Many small hotspots
The international cultural scene looks not only to Berlin but also to Kassel, Bayreuth and Recklinghausen.
When an Upper Franconian town of 74,000 inhabitants is visited by 58,000 international opera fans, this can only mean one thing: the Bayreuth Festival is on again. The festival has presented the operas of Richard Wagner since 1876.
High culture away from the metropolises - that's not uncommon in Germany. Nowhere in the world are there so many theatres, museums and concert halls compared to the number of inhabitants. 130 public symphony and chamber orchestras, around 6,800 museums, 40 festival halls and around 7,000 festivals: culture also takes place away from the big cities.
One of the most diverse theatre scenes in the world
The decentralized organization of the cultural scene can be traced back to German federalism. Cultural funding is primarily the task of the federal states. This leads to the existence of many cultural hotspots instead of a single overpowering centre. It becomes particularly clear in the theatre landscape, which can boast around 140 publicly sponsored theatres.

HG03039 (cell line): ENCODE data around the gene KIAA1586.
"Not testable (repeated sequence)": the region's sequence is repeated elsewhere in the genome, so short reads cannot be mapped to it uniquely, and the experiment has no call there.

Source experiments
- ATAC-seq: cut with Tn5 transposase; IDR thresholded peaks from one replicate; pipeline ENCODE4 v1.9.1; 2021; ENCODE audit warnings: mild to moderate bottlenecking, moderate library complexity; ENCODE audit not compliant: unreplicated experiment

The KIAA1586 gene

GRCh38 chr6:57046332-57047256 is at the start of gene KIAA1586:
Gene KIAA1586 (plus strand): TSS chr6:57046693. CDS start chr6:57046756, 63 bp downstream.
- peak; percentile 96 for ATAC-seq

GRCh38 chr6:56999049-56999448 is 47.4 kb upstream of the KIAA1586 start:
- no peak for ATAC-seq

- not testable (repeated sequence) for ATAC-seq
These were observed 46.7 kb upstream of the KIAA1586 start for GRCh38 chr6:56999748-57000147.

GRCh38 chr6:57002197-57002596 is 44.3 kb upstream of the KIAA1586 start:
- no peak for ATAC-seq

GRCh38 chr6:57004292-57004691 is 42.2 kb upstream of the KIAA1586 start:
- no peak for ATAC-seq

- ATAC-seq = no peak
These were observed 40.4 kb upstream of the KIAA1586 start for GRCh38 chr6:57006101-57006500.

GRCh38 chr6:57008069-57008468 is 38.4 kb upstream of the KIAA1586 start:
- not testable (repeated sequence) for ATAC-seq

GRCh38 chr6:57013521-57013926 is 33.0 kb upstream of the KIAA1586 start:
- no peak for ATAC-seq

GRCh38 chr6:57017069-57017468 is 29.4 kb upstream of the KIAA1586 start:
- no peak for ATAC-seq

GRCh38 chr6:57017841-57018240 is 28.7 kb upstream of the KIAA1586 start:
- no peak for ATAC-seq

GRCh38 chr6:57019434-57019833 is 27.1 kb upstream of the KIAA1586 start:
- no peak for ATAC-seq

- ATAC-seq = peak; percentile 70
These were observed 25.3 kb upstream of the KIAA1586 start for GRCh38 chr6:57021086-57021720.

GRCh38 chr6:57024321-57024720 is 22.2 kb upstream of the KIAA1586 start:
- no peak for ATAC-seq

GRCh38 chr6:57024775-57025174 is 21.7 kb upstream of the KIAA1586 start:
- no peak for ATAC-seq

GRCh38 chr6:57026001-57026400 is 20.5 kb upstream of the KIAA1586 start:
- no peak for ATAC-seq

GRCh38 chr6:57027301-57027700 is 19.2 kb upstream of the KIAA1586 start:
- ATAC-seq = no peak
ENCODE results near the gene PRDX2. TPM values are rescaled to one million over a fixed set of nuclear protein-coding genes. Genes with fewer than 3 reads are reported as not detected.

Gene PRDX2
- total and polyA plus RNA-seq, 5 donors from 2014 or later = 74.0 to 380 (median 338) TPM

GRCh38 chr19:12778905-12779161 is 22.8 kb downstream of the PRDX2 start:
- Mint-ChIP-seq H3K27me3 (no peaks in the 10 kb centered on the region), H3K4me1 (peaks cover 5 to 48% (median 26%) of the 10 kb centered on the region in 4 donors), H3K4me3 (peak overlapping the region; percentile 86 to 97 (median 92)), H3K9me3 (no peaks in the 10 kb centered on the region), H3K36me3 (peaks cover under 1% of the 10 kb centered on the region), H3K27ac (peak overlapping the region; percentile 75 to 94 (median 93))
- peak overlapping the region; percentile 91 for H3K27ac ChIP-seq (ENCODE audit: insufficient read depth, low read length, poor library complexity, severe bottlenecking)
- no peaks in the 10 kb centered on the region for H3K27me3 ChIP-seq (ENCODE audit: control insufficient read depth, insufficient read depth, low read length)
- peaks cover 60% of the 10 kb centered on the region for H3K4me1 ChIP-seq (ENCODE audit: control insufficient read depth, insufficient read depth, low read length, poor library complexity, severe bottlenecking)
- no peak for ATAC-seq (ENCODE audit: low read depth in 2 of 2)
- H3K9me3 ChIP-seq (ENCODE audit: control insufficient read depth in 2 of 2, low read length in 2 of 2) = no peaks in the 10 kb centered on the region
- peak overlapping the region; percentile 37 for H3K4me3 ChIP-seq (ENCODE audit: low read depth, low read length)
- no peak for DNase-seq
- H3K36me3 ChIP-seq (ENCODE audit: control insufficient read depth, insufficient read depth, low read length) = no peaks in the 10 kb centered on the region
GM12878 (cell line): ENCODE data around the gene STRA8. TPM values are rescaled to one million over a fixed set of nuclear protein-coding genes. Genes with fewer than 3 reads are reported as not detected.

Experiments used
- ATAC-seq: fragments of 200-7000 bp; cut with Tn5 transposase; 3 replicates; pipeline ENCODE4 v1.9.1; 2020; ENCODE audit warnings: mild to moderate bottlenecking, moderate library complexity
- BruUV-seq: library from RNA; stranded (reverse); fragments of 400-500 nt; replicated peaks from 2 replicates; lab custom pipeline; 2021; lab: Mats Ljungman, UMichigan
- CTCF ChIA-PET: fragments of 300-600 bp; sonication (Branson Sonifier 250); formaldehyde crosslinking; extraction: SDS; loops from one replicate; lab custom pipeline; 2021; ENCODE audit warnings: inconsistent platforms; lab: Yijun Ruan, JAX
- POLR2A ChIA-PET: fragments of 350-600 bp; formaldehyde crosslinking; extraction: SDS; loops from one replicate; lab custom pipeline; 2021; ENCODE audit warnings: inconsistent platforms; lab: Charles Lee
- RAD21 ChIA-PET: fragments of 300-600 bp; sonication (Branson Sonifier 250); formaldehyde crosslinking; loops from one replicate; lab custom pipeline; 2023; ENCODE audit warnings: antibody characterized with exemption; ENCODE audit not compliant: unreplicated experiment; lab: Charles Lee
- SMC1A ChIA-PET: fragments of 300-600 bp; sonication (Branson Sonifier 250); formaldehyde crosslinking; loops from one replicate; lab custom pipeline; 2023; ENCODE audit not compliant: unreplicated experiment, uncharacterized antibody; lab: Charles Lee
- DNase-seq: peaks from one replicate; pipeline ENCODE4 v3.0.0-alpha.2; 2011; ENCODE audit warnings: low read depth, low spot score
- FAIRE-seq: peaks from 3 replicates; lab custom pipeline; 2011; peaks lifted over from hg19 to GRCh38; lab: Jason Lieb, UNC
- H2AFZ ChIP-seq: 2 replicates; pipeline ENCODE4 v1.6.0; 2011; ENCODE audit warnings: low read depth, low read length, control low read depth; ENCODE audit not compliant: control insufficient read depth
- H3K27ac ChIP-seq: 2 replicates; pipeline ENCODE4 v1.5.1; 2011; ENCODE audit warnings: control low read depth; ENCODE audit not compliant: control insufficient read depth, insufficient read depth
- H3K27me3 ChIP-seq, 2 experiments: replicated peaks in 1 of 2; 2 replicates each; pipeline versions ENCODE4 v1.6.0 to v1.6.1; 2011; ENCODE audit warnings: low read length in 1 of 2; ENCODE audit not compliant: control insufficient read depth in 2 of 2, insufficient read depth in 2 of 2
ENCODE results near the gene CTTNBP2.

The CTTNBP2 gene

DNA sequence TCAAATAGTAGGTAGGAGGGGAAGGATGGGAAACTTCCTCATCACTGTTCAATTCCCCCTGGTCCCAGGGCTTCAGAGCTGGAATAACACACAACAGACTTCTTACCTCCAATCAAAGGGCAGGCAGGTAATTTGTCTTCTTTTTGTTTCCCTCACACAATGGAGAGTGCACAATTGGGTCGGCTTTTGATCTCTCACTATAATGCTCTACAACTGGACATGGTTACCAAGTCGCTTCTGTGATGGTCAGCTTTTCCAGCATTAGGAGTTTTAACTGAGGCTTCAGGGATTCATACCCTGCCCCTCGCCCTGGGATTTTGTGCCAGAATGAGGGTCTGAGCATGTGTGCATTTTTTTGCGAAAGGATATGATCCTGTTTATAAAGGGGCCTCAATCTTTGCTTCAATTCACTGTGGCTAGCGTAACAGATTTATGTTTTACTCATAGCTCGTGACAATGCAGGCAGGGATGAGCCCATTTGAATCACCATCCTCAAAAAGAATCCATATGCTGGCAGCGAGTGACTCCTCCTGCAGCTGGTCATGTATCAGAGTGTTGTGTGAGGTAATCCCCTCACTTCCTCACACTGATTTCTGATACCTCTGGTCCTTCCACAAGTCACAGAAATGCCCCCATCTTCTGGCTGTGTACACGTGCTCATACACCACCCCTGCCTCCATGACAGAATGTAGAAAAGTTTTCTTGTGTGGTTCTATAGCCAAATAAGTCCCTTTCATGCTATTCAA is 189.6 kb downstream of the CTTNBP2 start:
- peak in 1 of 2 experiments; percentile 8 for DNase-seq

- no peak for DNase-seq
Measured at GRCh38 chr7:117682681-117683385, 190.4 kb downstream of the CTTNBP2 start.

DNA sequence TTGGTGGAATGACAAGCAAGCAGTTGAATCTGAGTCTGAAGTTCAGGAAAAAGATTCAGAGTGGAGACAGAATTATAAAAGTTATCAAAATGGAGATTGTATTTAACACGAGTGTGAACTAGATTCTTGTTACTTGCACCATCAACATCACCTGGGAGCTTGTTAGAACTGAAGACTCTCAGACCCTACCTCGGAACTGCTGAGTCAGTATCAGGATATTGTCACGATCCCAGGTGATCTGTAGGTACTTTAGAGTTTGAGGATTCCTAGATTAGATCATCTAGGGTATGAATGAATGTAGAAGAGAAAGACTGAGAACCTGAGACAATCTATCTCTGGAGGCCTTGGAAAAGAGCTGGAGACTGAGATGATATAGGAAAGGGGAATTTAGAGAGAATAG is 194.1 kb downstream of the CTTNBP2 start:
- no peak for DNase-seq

There are numerous other examples: the international art scene visits Kassel every five years at the documenta, the world's most important exhibition of contemporary art. Well-known film festivals are held in little known cities, such as the International Short Film Festival Oberhausen or the Hof Film Festival. The renowned Mülheim Drama Prize is awarded every year to a contemporary German-language dramatist, while the Ruhr Festival, the oldest theatre festival in Europe, takes place in nearby Recklinghausen.
Christo in Goslar
There are also well-known museums outside the big cities: according to the Centre for International Light Art in Unna, it is the only museum of its kind in the world. The Mönchehaus Museum in Goslar has a Christo installation and Germany's largest open air museum is located in Detmold.
In music, it is not just Wagner who lures people out of the city: the Wacken Open Air, one of the largest heavy metal festivals in the world, is a symbol of pop culture away from the big cities. Around 75,000 music fans come every year to the village of Wacken. It has only 2,000 inhabitants.
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